Take it from a gardener who has made every mistake in the book, it pays to plan out your garden thoroughly. It’s not the most fun gardening task, but it’s entirely essential to a successful spring planting. Before you ever open a seed catalog or dig out those gardening tools, put pen to paper and start planning with these early spring gardening tips!
I keep a gardening notebook every year. I sketch out a layout for the garden, including bed sizes and container placements. Each plot in the garden is carefully configured and every detail is written, down to the variety planted and how many per space. Keeping good gardening records will be a huge help for planning out next year’s garden.
There are a number of things you’ll need to think about and decisions to make before you get planting. This guide will help you to get it all on paper before you head to the garden center for the first time.
Things to consider for your spring garden plan
If you’re just getting into gardening for the first time, it helps to start small. It’s very easy to get overly ambitious and plant more seeds than you have time to care for. For beginners, somewhere between a 5′ x 5′ and 10′ x 10′ foot plot will be plenty.
The size of your garden matters a great deal. Some plants are space hogs and some can be tucked into corners here and there and be just fine. If you’re hoping to grow behemoths like corn and melons, make sure right off the bat that you have the space for them. There’s a reason these guys are usually grown in wide open fields — they need it.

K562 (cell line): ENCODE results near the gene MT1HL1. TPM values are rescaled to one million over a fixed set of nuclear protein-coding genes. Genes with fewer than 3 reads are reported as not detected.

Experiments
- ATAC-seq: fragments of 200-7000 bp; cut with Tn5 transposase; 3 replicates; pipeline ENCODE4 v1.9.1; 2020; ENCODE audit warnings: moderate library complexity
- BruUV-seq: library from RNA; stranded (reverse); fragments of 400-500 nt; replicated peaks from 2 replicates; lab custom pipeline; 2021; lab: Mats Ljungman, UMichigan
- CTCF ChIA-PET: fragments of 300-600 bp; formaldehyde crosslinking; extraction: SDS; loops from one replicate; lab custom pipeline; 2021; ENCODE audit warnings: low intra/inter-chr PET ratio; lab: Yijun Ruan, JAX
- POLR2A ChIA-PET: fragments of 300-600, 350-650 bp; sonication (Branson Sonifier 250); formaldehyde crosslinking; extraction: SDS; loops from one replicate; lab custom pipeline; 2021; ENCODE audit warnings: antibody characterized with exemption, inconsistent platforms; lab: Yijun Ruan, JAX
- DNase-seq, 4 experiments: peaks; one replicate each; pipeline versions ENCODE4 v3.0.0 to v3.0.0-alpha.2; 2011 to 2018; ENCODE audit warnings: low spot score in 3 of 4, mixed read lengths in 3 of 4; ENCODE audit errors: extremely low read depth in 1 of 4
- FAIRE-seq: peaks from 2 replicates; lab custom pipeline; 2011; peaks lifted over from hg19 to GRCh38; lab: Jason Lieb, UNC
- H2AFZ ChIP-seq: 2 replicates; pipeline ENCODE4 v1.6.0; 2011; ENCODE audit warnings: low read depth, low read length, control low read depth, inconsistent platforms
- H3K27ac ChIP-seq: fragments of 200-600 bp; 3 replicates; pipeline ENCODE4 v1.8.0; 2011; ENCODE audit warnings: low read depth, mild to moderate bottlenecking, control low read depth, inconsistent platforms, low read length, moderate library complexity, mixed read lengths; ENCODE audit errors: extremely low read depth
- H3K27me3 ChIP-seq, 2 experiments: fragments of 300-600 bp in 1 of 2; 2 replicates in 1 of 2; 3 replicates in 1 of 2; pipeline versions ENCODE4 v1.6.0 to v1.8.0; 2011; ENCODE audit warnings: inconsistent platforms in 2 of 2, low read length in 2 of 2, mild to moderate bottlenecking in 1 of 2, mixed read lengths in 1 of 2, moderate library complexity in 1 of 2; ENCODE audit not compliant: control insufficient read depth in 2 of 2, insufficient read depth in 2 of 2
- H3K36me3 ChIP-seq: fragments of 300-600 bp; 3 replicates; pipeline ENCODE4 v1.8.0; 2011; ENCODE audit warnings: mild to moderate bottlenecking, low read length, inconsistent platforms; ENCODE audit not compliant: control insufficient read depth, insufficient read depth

The next step to planning out your garden will be to decide on a location. Some would say this is the most important step. A good garden needs fertile soil, good drainage, plenty of sun and protection from pests. Make sure your location will allow you to put up a fence if needed, and be sure it won’t be a point of contention with your neighbors.
It pays to get the soil from your chosen location tested early on to be sure it can support your plants. If it needs to be amended, it’s good to know sooner rather than later. Also pay close attention to the type of soil you’re dealing with. If it’s clay or sand based, it may not drain properly and cause problems down the road. Your local cooperative extension can help with soil types and tests.
It’s safe to say most plants enjoy a space with full sun and fertile soil. Make sure the place you choose will get sun for most of the day, as well as most of the season. The last thing you need is for your beautiful, sunny spot to become suddenly shaded by trees as the seasons change.
Do you want to grow in raised beds? Dying to try out square foot gardening? Feel safe with the classic row garden? There are planting systems to fit every individual need. Decide on your planting system now so you’ll know how much space you need and which supplies to purchase
Classic row gardening
While row gardening has fallen out of fashion in recent years, it’s still a perfectly reliable system if you have the space for it. Planting in neat little rows is also great for the health and pollination of many common crops. If you’re planning to plant in rows, think ahead and make a plan for pest control, weed defense and trellis use.
If you’ve been dreaming of a beautiful backyard garden but don’t have a lot of space, a container garden is your answer. An abundance of plants can be grown in containers on patios, decks, balconies and rooftops. As long as you have access to some sun, you can grow in pots. Plants of almost every sort, from flowers and veggies to fruit trees can grow comfortably in a container.